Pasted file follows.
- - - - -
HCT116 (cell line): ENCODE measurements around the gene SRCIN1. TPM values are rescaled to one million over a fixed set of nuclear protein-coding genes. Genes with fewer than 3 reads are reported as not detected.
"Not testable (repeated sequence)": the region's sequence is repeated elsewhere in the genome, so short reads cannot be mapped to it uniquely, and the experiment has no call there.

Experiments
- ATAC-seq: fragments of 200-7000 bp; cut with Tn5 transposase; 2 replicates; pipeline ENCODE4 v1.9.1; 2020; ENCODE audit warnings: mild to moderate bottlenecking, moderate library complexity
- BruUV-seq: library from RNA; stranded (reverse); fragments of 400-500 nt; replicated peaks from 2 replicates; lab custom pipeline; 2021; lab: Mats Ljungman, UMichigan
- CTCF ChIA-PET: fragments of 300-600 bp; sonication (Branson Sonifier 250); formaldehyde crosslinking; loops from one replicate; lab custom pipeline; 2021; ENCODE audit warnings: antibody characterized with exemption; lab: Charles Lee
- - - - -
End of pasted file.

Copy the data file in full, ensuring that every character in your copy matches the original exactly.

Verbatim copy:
HCT116 (cell line): ENCODE measurements around the gene SRCIN1. TPM values are rescaled to one million over a fixed set of nuclear protein-coding genes. Genes with fewer than 3 reads are reported as not detected.
"Not testable (repeated sequence)": the region's sequence is repeated elsewhere in the genome, so short reads cannot be mapped to it uniquely, and the experiment has no call there.

Experiments
- ATAC-seq: fragments of 200-7000 bp; cut with Tn5 transposase; 2 replicates; pipeline ENCODE4 v1.9.1; 2020; ENCODE audit warnings: mild to moderate bottlenecking, moderate library complexity
- BruUV-seq: library from RNA; stranded (reverse); fragments of 400-500 nt; replicated peaks from 2 replicates; lab custom pipeline; 2021; lab: Mats Ljungman, UMichigan
- CTCF ChIA-PET: fragments of 300-600 bp; sonication (Branson Sonifier 250); formaldehyde crosslinking; loops from one replicate; lab custom pipeline; 2021; ENCODE audit warnings: antibody characterized with exemption; lab: Charles Lee